It makes sense to write something about Eliza Scanlen in 2020. The Australian actress is a rising star with serious talent—someone who introduced herself to American audiences by going toe to toe with Amy Adams and Patricia Clarkson in HBO’s 2018 miniseries Sharp Objects. If we’re sticking to sports analogies—something that is contractually obligated when working at The Ringer—you could say that watching Scanlen act right now is like seeing Jayson Tatum cook on a rookie contract. But what’s most peculiar about Scanlen’s latest role—in Shannon Murphy’s feature film debut, Babyteeth—is perhaps best summarized by my colleague Andrew Gruttadaro’s initial reaction on Slack: “ELIZA SCANLEN IS SICK AGAIN?!”
The through line in Scanlen’s early filmography is that, at some point, her character is going to be bedridden. In Sharp Objects, she played a teenager who was being repeatedly severely poisoned by her mother in a case of munchausen by proxy; in Greta Gerwig’s adaptation of Louisa May Alcott’s Little Women, she plays Beth, the purest soul of the March sisters who is doomed to die from scarlet fever; in Babyteeth, she’s a teenager with some type of cancer (the details of the illness are never fully explained) trying to make the most out of life who falls in love with a 20-something drug dealer. It’s like a casting director looks at a script, sees a role that requires an actress to sweat in a bed and/or look frail, and shouts, “Get me Scanlen on the line!”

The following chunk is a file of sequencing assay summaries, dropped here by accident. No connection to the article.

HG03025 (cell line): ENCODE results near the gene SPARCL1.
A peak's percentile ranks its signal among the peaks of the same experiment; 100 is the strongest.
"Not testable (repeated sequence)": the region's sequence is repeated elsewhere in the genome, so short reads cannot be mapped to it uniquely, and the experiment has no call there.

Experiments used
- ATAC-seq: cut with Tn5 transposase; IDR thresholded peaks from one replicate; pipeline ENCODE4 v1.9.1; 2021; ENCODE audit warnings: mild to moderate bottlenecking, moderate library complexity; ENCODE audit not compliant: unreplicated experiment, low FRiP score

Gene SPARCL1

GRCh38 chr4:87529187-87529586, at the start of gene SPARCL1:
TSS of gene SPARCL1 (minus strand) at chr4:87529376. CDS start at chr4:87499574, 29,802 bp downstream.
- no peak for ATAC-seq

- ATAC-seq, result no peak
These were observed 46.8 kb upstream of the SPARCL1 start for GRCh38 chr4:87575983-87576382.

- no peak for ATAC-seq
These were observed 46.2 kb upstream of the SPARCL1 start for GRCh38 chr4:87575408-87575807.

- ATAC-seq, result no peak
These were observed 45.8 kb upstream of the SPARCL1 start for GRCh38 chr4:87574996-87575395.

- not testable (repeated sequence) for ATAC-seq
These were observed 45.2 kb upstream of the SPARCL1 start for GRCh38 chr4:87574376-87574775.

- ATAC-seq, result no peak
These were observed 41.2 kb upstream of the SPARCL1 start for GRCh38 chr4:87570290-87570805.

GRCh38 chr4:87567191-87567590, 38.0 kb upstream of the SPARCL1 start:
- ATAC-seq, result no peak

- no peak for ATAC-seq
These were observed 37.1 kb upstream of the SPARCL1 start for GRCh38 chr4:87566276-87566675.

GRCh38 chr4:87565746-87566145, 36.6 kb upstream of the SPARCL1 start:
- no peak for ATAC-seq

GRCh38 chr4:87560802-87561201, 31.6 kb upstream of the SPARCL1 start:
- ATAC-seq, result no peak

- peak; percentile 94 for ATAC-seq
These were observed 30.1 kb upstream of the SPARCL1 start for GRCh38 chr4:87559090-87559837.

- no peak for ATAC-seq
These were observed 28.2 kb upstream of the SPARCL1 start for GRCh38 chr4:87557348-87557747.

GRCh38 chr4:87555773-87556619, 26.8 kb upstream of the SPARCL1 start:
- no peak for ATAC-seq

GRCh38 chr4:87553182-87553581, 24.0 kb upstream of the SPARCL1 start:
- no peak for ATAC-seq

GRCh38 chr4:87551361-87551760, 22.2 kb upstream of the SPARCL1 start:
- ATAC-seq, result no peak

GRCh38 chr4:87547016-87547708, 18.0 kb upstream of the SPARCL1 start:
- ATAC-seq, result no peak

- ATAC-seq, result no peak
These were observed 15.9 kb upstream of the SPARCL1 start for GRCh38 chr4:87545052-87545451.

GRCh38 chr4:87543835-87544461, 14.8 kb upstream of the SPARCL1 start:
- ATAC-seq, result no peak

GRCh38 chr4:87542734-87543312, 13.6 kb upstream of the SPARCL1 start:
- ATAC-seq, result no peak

On the surface, it might seem like Scanlen is being typecast for certain kinds of roles and embracing it—like Tom Hardy playing characters who obscure their face or Matthew Rhys portraying someone who is very sad.
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